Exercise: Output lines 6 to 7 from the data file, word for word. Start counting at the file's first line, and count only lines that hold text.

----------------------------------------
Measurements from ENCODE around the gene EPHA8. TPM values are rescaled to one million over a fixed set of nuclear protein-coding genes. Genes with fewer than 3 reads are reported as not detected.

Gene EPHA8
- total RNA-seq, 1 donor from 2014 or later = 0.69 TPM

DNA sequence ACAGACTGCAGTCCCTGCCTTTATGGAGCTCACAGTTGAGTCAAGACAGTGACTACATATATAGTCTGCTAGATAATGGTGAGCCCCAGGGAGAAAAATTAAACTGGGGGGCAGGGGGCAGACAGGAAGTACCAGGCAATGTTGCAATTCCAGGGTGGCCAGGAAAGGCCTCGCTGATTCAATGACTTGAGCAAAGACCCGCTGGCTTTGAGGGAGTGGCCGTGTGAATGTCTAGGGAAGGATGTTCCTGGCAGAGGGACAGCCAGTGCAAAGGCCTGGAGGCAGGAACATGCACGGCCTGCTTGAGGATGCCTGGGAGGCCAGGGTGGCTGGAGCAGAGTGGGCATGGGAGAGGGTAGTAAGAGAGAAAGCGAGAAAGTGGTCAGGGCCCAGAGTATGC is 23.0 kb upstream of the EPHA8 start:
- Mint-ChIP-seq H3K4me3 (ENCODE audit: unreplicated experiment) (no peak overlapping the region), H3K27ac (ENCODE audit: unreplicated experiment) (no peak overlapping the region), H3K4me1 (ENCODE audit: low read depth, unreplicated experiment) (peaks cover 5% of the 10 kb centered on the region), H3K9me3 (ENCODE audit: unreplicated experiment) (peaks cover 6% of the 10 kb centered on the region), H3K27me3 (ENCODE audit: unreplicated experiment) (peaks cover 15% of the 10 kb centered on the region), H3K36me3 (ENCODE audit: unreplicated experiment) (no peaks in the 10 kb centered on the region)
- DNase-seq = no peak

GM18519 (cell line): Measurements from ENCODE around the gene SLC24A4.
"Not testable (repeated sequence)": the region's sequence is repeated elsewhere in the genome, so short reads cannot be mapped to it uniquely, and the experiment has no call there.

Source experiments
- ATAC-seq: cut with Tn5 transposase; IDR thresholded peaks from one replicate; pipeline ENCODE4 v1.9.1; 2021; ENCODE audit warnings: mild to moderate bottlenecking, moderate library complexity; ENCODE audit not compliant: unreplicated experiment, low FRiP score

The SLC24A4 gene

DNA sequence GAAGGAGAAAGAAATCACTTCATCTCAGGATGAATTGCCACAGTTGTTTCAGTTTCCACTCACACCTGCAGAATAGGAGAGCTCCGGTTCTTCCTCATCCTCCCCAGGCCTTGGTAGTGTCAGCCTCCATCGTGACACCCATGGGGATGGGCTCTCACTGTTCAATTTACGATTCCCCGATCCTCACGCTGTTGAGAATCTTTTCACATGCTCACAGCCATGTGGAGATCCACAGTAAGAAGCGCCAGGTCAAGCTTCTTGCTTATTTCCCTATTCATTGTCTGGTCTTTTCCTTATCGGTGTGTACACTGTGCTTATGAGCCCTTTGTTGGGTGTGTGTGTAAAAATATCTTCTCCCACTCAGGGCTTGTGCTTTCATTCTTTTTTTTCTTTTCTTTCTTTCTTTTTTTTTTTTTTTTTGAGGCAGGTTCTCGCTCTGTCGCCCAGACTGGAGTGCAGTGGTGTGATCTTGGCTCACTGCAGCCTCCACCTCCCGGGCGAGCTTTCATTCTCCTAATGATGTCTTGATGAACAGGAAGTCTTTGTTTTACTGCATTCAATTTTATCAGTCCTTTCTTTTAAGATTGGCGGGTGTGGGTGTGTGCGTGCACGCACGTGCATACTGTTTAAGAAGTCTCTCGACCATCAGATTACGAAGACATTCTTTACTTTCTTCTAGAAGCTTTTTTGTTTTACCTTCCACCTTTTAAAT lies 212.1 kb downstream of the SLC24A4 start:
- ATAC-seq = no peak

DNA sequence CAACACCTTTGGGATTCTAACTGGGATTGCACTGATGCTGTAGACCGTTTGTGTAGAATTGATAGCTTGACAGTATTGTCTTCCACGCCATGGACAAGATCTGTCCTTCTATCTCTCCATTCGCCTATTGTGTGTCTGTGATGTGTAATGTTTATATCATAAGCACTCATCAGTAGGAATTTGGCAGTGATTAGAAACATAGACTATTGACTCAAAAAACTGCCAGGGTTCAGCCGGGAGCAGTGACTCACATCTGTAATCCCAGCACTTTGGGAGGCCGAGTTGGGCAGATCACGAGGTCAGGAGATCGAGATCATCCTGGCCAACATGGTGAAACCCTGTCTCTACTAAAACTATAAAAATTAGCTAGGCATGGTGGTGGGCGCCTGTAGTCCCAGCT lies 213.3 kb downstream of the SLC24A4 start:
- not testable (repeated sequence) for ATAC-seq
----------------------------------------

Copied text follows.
- DNase-seq = no peak

GM18519 (cell line): Measurements from ENCODE around the gene SLC24A4.